Talk:Egyptian Arabic phonology
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(Egyptian Arabic consonant phonemes:)
^5 If /dˤ, q/ are pronounced, it would be only in Literary Arabic.
/ðˤ/ > /d/: /dufr/, "nail", from */ðˤufr/ ظفر and never /zˤufr/. Likewise /ðˤ/ > /dˤ/: /dˤalma/, "darkness", from */ðˤulma/ ظلمة.
- While the /ðˤ/ becomes /d/, it retains its emphatic spread properties, and since the author used the broader /a/ instead of specifying /ɑ/, they pharyngealized the /d/. In actual pronunciation, though, the /d/ itself wouldn't be pharygealized, but the vowel following it would be retracted. 126.96.36.199 (talk) 16:55, 14 May 2015 (UTC)
Clarity issue in Prosody section
The basic rule is that, preceding from right to left in a word, the stress goes on the first encountered syllable ...
It's not clear whether counting the syllables "from right to left" applies to the word written in the Arabic script (where the right marks the start of the word) or its transliteration (where the right marks the end of the word). Perhaps it would be better to rephrase this to "preceding from the start to the end of a word" or vice versa. I'm not sure which one it is meant to be so I'm appealing for the help of the original editor or another expert. --Elban91 (talk) 20:00, 24 April 2013 (UTC)
- From the end to the beginning. The English transliteration was meant. 188.8.131.52 (talk) 16:55, 14 May 2015 (UTC)
- Do you have any evidence that that name is used in the literature? — kwami (talk) 03:31, 12 April 2015 (UTC)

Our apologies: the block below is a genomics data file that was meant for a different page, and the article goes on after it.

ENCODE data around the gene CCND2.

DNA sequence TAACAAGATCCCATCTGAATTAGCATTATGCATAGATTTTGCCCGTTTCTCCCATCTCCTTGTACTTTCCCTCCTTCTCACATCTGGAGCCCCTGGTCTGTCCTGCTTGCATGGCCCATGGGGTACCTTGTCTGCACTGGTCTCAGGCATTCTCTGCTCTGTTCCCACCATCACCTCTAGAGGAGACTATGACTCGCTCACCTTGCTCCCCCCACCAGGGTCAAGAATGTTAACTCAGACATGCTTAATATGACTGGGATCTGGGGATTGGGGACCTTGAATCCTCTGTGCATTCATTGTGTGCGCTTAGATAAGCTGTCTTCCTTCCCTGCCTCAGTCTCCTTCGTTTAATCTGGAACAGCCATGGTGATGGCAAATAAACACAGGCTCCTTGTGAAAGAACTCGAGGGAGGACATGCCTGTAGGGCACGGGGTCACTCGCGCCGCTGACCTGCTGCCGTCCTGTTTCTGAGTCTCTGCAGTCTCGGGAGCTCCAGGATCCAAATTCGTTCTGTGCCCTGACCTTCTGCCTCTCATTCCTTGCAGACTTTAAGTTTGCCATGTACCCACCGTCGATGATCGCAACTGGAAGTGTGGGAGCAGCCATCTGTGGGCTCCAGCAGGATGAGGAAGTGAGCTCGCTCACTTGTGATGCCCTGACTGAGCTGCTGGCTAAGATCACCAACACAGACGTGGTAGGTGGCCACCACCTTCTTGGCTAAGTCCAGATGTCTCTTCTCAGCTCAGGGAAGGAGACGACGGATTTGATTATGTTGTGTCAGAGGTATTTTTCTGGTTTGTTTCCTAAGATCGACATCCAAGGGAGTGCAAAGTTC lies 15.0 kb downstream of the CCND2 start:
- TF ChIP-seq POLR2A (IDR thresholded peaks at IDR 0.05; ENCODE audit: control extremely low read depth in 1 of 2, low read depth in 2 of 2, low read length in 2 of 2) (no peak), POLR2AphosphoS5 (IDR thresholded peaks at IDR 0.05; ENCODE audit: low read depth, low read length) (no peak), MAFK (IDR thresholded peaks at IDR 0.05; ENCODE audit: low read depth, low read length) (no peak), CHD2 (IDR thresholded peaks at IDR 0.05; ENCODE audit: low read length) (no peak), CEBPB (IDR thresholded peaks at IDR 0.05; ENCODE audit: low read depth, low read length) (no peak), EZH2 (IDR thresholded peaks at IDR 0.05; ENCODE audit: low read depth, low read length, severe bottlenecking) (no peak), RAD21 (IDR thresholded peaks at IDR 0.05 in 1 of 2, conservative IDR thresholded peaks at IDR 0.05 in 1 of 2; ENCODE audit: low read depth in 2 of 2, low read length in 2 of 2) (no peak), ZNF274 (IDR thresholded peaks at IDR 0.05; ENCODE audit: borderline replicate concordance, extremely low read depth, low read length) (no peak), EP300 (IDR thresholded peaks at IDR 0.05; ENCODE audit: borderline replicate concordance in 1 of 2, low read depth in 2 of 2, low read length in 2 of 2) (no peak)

- And this page calls it something else. Why do we have to call it what Ethnologue calls it? Why call it "Egyptian Spoken Arabic" when there is no such thing as "Egyptian Written Arabic"? When Arabic is written in Egypt, is just standard Arabic or (less often) a direct transcription of Egyptian Spoken Arabic, but there is no specific standard used for writing Egyptian Arabic. 184.108.40.206 (talk) 16:55, 14 May 2015 (UTC)
Raising of [ɑː] and [æː]
What accent does this lady speak: ? I'm not Egyptian, but it sounds like normal Egyptian to me, except that she raises the above vowels to a degree which is known from other dialects, but which I didn't know existed in Egyptian. She says [neːs] for nās ("people") and something close to [woːqɑʕ] for wāqi‘ ("reality"). Unless this is just her idiosyncracy it should probably be mentioned in the article, because the difference in articulation is great. There's also the question whether these raised vowels might merge with ē and ō from classical diphthongs. — Preceding unsigned comment added by 220.127.116.11 (talk) 14:00, 26 January 2017 (UTC)